Straight shoulder? - The Horse Forum
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post #1 of 16 Old 04-23-2009, 08:53 AM Thread Starter
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Straight shoulder?

I hear this term all the time. I asked couple people (who deals with horses a lot), but they didn't give me a definite answer. So.... What mean "straight shoulder"? How to see whether the horse has one?

I'm not sure it's a right place for the thread, but I'm not sure which one is.
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post #2 of 16 Old 04-23-2009, 12:03 PM
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Horse A has a nice sloping shoulder and horse C has a very straight shoulder. It can create a rougher ride and cause problems with front end agility.


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post #3 of 16 Old 04-23-2009, 12:43 PM Thread Starter
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Oh, I see... Thanks for posting those!

Does the horse with straight shoulder ALWAYS give a rough ride?
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post #4 of 16 Old 04-23-2009, 12:51 PM
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What you are looking for is a 45 degree angle from the point of chest to the top of his withers. More than 45 and the ride will be choppier. There are other factors such as the angle of his pasterns but the shoulder is the main feature to look at.

I'm not arguing with you, I'm just explaining why I'm right.

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post #5 of 16 Old 04-23-2009, 12:57 PM Thread Starter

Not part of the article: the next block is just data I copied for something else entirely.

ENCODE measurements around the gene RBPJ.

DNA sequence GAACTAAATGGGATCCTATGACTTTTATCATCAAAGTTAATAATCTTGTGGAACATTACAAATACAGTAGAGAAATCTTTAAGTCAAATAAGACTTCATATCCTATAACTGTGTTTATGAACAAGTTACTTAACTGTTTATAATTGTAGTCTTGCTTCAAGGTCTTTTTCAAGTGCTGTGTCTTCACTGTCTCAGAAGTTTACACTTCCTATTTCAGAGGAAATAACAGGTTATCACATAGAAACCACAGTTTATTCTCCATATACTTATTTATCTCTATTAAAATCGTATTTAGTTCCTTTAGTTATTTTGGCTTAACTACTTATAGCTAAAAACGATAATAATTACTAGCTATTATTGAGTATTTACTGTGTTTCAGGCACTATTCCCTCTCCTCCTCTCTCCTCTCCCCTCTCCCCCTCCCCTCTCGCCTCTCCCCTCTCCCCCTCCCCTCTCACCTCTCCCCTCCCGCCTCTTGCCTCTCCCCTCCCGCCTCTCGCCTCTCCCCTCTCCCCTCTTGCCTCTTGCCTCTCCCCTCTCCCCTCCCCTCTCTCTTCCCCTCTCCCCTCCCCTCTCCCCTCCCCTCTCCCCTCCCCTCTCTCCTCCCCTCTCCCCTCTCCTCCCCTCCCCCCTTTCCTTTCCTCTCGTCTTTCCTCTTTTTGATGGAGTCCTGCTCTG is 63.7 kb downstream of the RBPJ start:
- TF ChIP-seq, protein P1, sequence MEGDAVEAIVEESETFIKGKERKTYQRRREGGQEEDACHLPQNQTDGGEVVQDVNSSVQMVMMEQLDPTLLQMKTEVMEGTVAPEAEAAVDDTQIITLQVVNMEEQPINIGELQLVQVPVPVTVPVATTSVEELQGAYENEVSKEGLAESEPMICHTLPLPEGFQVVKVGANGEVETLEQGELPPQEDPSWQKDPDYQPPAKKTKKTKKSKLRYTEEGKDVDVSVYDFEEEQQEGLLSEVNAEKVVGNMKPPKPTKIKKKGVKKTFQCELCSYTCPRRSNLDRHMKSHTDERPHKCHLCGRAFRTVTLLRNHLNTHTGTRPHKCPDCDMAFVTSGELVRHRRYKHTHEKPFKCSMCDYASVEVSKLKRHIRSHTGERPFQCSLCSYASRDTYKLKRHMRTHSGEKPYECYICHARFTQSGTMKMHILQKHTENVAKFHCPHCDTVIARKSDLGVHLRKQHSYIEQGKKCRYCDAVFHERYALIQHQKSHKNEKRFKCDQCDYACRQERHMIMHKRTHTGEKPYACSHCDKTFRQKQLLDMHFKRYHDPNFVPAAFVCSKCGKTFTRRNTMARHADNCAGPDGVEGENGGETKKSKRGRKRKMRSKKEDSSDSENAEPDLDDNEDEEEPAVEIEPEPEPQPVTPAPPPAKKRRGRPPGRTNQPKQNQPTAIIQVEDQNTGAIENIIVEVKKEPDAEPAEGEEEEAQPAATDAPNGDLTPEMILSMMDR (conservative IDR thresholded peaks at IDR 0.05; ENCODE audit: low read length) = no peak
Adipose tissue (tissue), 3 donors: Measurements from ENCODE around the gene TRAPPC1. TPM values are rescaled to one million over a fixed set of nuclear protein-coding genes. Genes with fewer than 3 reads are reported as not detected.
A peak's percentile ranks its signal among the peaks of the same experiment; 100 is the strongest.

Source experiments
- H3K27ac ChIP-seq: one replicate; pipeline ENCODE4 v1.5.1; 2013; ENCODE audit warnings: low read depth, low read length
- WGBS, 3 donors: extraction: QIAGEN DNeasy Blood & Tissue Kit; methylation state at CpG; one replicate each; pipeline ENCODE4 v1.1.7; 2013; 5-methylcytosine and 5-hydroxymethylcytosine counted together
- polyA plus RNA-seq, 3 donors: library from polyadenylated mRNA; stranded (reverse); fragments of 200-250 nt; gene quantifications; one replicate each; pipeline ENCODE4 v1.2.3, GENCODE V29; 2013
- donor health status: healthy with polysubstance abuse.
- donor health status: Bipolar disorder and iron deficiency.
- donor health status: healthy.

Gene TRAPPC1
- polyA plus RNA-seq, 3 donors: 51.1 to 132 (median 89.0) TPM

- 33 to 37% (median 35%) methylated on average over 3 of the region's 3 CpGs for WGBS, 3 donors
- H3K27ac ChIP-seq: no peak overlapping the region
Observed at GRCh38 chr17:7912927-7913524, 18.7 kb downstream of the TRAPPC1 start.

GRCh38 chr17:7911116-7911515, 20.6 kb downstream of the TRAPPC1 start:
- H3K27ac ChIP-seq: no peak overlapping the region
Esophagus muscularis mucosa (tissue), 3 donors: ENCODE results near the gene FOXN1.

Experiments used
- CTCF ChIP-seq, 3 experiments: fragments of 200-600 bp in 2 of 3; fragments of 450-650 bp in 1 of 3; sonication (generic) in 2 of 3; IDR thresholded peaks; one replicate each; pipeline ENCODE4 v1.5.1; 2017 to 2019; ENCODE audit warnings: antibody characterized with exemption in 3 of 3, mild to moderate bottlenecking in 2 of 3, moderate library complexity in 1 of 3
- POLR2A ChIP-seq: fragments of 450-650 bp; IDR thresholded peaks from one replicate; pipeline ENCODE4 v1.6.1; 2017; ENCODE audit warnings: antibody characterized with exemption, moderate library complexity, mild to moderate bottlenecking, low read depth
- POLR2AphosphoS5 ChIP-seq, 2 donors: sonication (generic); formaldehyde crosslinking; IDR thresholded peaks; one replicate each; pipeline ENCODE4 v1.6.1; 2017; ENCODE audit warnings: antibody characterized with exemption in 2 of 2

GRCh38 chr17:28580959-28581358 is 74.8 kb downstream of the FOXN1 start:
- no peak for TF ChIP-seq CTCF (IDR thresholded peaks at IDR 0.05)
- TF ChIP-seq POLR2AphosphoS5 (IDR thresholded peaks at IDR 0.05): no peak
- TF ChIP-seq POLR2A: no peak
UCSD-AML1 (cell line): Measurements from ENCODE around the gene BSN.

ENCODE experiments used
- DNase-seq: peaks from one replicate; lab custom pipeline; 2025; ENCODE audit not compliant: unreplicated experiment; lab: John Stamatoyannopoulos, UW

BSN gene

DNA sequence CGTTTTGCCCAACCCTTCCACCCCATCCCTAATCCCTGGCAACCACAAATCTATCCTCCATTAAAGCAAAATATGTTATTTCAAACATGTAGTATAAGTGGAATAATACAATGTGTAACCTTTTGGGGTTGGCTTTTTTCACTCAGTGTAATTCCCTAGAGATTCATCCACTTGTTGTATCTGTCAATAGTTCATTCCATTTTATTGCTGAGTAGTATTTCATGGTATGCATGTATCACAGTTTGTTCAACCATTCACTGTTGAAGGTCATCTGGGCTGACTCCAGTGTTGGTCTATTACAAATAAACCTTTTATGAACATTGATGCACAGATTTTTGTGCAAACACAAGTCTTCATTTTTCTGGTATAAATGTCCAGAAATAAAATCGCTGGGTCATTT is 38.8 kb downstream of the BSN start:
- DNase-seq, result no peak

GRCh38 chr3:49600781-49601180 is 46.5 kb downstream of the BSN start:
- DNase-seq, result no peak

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Thanks, iride!

Is that true that long pasterns also give the rough ride?
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post #6 of 16 Old 04-23-2009, 03:18 PM
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You want a sloping shoulder preferably.

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post #7 of 16 Old 04-23-2009, 03:42 PM
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Quote:
Originally Posted by kitten_Val View Post

Is that true that long pasterns also give the rough ride?
Straight pasterns do. You want an angle there as well as the shoulder.

I'm not arguing with you, I'm just explaining why I'm right.

Nothing sucks more than that moment during an argument when you realize you're wrong.


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post #8 of 16 Old 04-23-2009, 03:49 PM
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Great thread! Conformation is 1 thing I am completely daft about!

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post #9 of 16 Old 04-23-2009, 03:51 PM
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Quote:
Originally Posted by iridehorses View Post
Straight pasterns do. You want an angle there as well as the shoulder.
Yes, but if your pasterns are too long they cause strain and make it harder for a horse to recover in dicsiplines such as jumping. You want pasterns to be a medium length, 45 degrees in the front and 55 degrees in the back... just to get technical.
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post #10 of 16 Old 04-23-2009, 04:25 PM
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Is that why Draft Crosses don't last long physcially, because their pasturns are shorter due to the pulling aspect of their breeding?
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